You might not be able to pronounce it, but you’ll love the taste and texture of this delicious ancient grain pronounced keen-wah. Like Oatmeal and other whole grains, quinoa boasts a bevy of fiber and vitamins, but what makes it unique is its high protein content. 

While everyone can benefit from Quinoa’s iron, calcium and blend of essential amino acids, this grain is especially good for vegetarians and vegans because it is one of only a few non-animal sources to be a complete protein, meaning it provides all eight essential amino acids.

So, you know it’s good for you. The big question: What does it taste like? It is one of my favorite foods in the world and has a texture similar to a hearty grit or polenta. Plus, in reality, it has very little taste which makes it an incredibly versatile base for any meal. 

Since we’re talking about breakfasts that will keep your kids full and focused all morning, though, here are a few of my favorite quinoa add-ins:

  • Peaches: Peaches may seem like an unlikely complement to quinoa, but their juicy sweetness adds something special. Slice one up and mix it into a bowl of quinoa, along with a couple tablespoons of chopped almonds, and a handful of fresh blueberries. The fruit lends enough sweetness that I don’t even use anything to sweeten, but, if you so choose, the flavor of agave nectar is really quite spectacular when added to this combination.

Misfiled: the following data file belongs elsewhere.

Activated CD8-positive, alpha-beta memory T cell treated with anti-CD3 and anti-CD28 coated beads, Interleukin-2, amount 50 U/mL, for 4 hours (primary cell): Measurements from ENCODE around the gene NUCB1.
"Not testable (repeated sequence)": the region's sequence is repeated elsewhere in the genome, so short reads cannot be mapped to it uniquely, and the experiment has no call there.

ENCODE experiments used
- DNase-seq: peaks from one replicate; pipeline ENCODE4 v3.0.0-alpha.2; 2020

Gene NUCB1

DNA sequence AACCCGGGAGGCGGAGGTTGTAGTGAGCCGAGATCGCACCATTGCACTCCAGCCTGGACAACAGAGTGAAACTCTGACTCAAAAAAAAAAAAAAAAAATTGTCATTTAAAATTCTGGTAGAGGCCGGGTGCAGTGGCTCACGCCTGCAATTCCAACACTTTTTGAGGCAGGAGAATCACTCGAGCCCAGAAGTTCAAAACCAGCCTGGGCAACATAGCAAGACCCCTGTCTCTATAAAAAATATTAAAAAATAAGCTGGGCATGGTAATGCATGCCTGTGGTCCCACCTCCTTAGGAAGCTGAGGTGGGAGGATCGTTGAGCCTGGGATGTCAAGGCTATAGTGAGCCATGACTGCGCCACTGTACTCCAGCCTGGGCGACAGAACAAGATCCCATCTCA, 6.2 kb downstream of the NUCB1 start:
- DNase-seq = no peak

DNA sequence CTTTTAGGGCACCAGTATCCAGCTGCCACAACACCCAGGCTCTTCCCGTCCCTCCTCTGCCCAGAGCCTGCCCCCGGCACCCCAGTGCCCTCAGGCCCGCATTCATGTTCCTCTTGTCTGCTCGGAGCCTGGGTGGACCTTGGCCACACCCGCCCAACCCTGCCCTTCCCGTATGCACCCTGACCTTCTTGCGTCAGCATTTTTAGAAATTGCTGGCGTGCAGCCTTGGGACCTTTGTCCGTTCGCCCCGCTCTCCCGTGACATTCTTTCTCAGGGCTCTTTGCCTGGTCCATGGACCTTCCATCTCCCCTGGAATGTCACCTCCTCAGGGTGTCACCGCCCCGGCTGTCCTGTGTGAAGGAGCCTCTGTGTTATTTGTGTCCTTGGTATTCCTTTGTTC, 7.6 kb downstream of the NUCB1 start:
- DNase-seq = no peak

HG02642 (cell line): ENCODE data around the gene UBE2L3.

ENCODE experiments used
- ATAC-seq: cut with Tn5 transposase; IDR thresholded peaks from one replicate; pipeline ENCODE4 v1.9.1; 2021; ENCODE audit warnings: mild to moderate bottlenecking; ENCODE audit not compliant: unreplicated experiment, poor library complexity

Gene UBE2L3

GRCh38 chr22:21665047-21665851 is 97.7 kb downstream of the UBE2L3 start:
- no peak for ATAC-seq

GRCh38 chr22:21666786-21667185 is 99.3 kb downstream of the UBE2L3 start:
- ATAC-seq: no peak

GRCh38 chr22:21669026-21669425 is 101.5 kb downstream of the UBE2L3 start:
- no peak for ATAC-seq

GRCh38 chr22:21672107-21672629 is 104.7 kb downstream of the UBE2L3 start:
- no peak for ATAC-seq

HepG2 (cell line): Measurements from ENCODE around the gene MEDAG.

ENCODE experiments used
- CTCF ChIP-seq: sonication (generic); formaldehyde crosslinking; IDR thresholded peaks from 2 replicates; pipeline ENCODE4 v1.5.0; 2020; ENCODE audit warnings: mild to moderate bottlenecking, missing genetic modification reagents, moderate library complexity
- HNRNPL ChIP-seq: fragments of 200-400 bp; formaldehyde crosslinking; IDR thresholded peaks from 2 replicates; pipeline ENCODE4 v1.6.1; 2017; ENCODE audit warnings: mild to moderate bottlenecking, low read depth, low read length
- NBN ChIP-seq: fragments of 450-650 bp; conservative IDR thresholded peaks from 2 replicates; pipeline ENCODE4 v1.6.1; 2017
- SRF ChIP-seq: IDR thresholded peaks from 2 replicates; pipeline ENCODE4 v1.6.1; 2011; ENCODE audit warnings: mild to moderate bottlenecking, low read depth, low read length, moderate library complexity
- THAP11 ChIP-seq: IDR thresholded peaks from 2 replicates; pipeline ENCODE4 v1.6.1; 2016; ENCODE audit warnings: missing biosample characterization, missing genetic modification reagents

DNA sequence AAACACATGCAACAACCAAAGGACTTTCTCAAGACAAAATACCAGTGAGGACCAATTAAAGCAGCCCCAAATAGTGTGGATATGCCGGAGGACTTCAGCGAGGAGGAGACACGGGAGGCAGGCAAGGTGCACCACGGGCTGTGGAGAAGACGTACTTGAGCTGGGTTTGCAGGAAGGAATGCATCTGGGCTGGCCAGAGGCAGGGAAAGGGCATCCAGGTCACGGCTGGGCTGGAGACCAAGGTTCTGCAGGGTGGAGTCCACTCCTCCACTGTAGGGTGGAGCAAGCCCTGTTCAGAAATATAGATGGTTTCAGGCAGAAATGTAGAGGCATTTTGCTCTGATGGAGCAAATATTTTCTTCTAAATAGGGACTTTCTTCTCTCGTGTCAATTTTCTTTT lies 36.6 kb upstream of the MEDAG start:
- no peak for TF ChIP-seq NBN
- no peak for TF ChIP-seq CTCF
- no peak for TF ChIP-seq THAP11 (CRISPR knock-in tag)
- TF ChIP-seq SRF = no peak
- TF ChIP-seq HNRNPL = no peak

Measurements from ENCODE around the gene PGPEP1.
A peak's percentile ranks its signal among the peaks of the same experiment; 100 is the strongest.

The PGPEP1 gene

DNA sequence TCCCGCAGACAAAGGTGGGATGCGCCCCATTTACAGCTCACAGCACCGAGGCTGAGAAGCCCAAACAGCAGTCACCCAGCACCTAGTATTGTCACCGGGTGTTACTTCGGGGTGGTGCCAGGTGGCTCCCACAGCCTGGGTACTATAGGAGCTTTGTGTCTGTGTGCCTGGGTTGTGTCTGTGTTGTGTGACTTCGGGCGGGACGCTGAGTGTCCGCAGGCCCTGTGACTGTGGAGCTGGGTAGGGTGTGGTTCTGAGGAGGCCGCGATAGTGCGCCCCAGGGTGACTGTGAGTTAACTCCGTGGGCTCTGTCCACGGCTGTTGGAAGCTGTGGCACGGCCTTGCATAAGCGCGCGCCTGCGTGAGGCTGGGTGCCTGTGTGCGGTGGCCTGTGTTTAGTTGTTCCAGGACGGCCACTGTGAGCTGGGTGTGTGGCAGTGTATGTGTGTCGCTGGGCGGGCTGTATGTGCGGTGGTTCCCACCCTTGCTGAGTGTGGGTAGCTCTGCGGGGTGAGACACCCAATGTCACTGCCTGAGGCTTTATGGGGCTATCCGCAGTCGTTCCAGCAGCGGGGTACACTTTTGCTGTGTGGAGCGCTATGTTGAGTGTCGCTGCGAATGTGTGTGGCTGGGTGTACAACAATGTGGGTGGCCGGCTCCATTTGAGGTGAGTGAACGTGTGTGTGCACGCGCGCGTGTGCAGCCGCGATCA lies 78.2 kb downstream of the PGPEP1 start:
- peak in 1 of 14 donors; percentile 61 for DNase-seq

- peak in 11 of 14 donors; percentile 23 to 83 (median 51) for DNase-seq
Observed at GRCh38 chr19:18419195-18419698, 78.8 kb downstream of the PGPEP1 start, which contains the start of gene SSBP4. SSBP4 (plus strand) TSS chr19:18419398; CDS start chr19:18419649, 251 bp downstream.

• Apples: Nothing complements the subtle crunch of quinoa better than diced apple, cinnamon and chopped walnuts (you can substitute pecans if you so choose). Again, if you want to stir in a teaspoon or so of agave, be my guest. Or, if you’re really trying to eliminate sugar completely, the tiniest pinch of stevia will fully sweeten this dish. 
Warning: Both apples and peaches will bruise if you try to make one large batch of quinoa with add-ins and store it for the week. This is fine if you are going to be the only one eating it, but kids might be a little skeptical of this situation. 

If you want to prepare ahead, cut the peaches and apples beforehand, sprinkling lemon juice on the apples to keep them from bruising, and store in an airtight container in the refrigerator. Then you can pull them out and stir in right before serving. They won’t get bruised or mushy.

Extra Credit: Flaxseed is certainly as good in quinoa as it is in oatmeal, but if you’re looking to switch it up, try adding a tablespoon or two of wheat germ. The Mayo Clinic named it one of “10 Great Health Foods” because it contains niacin, thiamin, riboflavin, vitamin E, folate, magnesium, phosphorus, potassium, iron and zinc, in addition to being a good source of fiber and having a moderate amount of protein.

Join the ranks of those who have enjoyed this fantastic grain for the past 5,000 years and reap the health benefits!

Kristy Harvey

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